A lot of period spy thrillers tend to miss the “cold” part of the Cold War in favor of something a little spicier. They make a lot of the events of that long and often strange era feel sexier, more brutal, and more overtly violent than they actually were, in part because much of the real work of that era was simply done by people in suits poring over files late into the night.
It’s an understandable impulse, because people in suits poring over files isn’t necessarily cinematic. With the right story, though, a film about the more mundane elements of Cold War spycraft and how it often had dramatic implications for the future of the world can be something truly compelling. Dominic Cooke’s “The Courier” has found the right story, and the result is a beautifully orchestrated period drama.
The courier of the title is Greville Wynne (Benedict Cumberbatch), an English businessman who is drafted by members of MI6 and the CIA for what is, at first, supposed to be a very low-risk assignment. It seems a Soviet war hero turned government official named Oleg Peknovsky (Merab Ninidze) is eager to pass state secrets along to the West to stave of rising nuclear tensions, but because of his position in the U.S.S.S., he can’t simply meet with other government agents. A civilian has to be the one to carry the information, and Wynne’s efforts to expand his business into Eastern Europe offer the perfect cover. What begins as a simple meeting soon grows into a real relationship, as Wynne realizes the gravity of what he’s doing amid the emerging Cuban missile crisis, and develops a kinship with a man from the other side of the continent who once seemed worlds away.
What struck me immediately about this film is just how patient Cooke, Cumberbatch, Ninidze, and everyone else involved was willing to be with their storytelling. Even the most straightforward of “based on a true story” narratives get some level of embellishment, and when we’re talking about spy movies that usually means no small amount of cloak and dagger posturing, but “The Courier” has the confidence to withhold that in favor of a more measured, more human story. There’s no sense here that the film has something to prove, that it needs to bite off bigger chunks of the Cold War narrative in order to prove its point, because we are after all ultimately talking about the fate of human civilization and how it may well have rested in the hands of a couple of well-meaning men in overcoats here. The stakes will come if we let them. Cooke knows that, and so he fills his frame with precise, beautifully orchestrated shots and delicate performances, letting the tension build around them, so that when the spycraft of it all finally does kick in, we not only understand where the characters stand, but we care about them.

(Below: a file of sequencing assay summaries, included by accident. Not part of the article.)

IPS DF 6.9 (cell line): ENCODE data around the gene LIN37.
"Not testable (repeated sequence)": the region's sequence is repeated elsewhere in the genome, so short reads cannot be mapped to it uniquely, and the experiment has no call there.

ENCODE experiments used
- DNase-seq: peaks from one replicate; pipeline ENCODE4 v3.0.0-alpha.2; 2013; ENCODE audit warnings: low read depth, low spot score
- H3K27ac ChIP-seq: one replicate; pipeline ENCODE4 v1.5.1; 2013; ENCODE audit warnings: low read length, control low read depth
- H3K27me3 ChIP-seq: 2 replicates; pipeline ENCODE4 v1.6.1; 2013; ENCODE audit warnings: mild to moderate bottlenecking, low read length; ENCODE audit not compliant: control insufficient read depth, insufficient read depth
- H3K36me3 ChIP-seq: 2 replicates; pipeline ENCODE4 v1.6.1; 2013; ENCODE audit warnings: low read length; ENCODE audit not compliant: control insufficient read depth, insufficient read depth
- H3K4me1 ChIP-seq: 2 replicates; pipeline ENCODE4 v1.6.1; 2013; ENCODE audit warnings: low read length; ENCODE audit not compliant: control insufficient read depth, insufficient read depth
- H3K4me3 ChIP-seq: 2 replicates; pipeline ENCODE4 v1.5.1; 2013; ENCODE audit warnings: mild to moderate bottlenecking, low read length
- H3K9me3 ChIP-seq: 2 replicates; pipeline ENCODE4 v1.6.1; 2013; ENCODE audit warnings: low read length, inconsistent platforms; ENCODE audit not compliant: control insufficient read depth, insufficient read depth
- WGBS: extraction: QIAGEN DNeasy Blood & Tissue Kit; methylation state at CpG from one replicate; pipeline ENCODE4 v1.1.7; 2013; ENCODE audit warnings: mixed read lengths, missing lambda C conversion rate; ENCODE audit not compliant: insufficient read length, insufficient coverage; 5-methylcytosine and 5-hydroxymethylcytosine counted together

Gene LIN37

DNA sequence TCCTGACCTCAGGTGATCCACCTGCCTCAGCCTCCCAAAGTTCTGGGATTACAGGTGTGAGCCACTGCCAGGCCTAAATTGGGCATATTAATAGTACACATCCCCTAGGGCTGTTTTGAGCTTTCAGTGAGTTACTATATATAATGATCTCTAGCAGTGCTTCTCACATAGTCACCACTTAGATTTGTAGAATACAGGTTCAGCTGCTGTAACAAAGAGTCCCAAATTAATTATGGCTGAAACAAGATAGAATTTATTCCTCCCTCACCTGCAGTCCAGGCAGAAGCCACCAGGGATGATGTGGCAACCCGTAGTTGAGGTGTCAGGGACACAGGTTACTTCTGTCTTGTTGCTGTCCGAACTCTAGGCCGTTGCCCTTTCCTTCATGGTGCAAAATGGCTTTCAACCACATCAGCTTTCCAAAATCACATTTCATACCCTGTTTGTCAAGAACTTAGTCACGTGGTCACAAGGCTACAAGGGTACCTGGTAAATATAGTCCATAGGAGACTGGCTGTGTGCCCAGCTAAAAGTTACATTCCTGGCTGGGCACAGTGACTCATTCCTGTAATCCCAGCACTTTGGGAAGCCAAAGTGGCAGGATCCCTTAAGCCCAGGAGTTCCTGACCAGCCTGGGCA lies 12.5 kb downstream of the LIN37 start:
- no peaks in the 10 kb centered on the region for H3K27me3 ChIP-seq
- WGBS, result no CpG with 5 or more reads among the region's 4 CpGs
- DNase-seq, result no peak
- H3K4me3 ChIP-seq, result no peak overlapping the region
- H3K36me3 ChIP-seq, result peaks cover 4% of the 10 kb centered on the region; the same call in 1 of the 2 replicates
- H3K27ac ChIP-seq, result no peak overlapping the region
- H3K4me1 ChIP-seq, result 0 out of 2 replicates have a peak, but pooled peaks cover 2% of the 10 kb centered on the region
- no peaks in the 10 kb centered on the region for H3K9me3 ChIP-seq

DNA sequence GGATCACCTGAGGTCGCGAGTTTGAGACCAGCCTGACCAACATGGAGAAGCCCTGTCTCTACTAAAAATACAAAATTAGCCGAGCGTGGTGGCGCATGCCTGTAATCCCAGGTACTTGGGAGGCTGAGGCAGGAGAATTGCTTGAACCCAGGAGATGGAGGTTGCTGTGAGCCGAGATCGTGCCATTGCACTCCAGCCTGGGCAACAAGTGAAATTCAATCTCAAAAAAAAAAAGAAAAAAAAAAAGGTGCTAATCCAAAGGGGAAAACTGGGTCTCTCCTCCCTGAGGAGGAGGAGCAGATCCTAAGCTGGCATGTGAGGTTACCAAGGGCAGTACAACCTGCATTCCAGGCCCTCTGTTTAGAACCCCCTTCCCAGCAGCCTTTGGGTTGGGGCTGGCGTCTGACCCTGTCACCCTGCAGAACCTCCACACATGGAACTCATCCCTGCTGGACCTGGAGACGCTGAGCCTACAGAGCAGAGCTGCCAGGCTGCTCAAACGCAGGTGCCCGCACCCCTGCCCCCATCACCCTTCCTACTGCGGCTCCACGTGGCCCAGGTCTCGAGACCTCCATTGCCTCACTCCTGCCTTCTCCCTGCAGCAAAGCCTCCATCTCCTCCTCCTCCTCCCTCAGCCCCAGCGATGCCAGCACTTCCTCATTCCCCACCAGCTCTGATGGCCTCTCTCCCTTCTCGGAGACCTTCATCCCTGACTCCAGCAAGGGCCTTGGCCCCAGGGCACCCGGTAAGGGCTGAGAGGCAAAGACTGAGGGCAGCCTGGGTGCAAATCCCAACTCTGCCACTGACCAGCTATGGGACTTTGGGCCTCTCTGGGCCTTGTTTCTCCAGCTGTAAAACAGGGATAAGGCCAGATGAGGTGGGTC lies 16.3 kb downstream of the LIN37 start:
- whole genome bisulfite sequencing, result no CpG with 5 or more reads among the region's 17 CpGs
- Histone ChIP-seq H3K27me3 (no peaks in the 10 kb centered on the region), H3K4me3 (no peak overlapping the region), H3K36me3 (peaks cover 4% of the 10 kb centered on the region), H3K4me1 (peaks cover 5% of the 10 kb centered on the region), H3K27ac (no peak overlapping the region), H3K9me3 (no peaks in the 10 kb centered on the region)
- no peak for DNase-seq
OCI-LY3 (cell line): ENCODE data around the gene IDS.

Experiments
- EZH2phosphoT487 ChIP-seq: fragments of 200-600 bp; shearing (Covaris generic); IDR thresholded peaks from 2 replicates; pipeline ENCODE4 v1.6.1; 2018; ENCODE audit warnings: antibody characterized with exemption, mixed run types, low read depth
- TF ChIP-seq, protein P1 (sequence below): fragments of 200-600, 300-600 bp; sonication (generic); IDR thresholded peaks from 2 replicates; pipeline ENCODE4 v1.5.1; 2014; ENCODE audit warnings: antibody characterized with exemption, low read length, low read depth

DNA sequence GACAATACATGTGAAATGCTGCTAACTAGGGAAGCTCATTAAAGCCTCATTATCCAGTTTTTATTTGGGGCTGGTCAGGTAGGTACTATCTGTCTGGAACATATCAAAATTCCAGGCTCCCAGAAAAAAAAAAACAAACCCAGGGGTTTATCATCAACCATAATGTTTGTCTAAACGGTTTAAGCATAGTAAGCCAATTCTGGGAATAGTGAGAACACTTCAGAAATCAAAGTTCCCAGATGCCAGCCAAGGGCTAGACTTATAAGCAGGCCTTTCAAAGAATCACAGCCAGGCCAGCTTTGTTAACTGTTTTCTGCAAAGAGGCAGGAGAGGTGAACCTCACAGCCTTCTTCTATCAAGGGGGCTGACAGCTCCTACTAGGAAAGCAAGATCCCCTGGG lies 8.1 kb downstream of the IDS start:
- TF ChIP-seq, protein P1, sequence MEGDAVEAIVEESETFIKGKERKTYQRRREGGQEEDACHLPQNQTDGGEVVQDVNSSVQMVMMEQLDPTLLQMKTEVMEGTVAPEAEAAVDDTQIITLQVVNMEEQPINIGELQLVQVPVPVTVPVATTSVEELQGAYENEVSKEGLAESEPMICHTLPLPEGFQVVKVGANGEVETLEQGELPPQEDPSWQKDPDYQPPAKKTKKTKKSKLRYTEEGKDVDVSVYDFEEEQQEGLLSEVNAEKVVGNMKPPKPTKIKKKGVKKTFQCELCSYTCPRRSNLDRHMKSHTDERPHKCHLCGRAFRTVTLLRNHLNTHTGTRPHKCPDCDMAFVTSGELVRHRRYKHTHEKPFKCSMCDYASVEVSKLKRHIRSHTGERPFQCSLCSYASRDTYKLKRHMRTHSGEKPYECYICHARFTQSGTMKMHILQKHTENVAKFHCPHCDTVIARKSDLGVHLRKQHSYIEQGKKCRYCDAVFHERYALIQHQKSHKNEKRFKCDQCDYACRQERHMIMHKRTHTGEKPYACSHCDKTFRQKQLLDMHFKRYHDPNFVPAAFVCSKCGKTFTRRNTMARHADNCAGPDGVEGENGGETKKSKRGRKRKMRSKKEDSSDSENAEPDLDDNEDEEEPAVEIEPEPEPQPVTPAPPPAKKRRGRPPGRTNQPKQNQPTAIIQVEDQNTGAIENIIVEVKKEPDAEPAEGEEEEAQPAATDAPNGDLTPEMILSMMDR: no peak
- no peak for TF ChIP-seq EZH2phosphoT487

This, of course, is helped along by two wonderfully vulnerable and subtle lead performances from Cumberbatch and Ninidze. Cumberbatch, perhaps best known at this point for playing gifted but arrogant men in everything from period dramas to superhero films, has the courage to make himself just a little bit boring as Greville Wynne, a man much more interested in contracts than espionage and much more devoted to the bottom line than the fate of the world. His slow, genuinely unnerving evolution over the course of the film as Cooke ratchets up the tension forms the backbone of the narrative, but even that isn’t the standout of the film for me. No, that honor goes to Ninidze, who plays the cold efficiency of Soviet governance and the troubled passion of a patriot with an eye on the greater good with equal fervor and grace. It’s a brilliant performance, and together these two actors create something truly special that pays off in the final act in surprisingly emotional ways.
“The Courier” is not the flashiest spy thriller you’ll ever see, but it is a masterclass in knowing the personal stakes of your story and exploiting them to the highest possible degree. It’s a beautifully crafted, expertly paced, and deeply effective drama that reminds us how often big things happen on a small scale.
‘The Courier’ is available on-demand this Friday.